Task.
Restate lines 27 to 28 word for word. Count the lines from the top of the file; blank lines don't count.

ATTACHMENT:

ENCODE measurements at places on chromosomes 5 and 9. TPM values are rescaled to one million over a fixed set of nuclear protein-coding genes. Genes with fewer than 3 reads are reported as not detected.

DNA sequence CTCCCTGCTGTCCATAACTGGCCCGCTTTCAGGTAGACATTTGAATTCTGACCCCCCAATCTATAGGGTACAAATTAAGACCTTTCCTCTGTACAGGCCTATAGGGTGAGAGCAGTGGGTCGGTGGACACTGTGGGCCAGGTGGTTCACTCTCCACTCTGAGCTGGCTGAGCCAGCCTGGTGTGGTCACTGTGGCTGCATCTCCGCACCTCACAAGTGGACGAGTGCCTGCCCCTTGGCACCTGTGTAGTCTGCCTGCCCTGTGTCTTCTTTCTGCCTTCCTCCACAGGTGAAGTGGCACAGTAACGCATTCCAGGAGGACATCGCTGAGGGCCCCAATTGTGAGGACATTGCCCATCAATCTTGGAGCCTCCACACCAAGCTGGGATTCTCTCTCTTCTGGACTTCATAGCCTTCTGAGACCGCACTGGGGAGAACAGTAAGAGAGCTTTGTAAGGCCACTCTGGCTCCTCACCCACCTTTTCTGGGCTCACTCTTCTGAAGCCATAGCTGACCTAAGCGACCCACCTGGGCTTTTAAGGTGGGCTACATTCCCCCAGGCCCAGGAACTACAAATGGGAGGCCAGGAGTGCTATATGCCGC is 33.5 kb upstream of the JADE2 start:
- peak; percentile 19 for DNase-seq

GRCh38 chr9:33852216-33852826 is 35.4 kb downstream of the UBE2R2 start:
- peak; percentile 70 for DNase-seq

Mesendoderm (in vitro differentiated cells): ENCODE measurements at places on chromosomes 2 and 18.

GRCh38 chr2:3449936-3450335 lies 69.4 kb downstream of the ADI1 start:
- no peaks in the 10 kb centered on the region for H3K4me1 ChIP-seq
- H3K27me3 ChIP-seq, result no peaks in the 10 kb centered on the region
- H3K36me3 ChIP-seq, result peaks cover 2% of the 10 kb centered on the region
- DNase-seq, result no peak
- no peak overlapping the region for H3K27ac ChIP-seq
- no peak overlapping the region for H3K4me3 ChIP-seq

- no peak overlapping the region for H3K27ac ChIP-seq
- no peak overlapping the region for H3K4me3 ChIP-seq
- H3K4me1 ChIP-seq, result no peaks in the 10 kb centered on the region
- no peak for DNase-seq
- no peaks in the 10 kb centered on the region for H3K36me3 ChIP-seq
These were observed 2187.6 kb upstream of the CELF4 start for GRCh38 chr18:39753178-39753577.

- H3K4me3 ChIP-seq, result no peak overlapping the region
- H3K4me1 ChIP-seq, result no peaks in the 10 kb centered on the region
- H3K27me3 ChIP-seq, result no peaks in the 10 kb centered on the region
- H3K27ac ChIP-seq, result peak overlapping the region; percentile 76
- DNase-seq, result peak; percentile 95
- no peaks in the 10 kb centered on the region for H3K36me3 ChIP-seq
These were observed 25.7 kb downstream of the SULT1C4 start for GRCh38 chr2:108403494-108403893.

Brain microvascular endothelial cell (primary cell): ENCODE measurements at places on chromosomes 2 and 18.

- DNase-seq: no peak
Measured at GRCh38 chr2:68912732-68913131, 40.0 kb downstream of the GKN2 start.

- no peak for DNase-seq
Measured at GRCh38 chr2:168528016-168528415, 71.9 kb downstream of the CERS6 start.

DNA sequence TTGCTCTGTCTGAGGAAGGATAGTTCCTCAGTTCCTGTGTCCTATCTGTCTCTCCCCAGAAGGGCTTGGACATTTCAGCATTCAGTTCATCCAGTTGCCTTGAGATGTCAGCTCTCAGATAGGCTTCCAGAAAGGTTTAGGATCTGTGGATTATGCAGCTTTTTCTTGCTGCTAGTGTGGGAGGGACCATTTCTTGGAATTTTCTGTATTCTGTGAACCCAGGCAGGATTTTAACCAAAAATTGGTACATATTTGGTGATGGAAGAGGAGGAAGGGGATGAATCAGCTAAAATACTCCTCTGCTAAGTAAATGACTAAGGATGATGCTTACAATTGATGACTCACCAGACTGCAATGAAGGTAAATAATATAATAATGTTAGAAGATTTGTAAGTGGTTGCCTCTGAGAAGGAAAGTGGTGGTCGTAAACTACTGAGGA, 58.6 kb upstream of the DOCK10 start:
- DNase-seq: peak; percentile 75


Brain microvascular endothelial cell (primary cell): ENCODE measurements at places on chromosomes 2 and 18.

- DNase-seq: no peak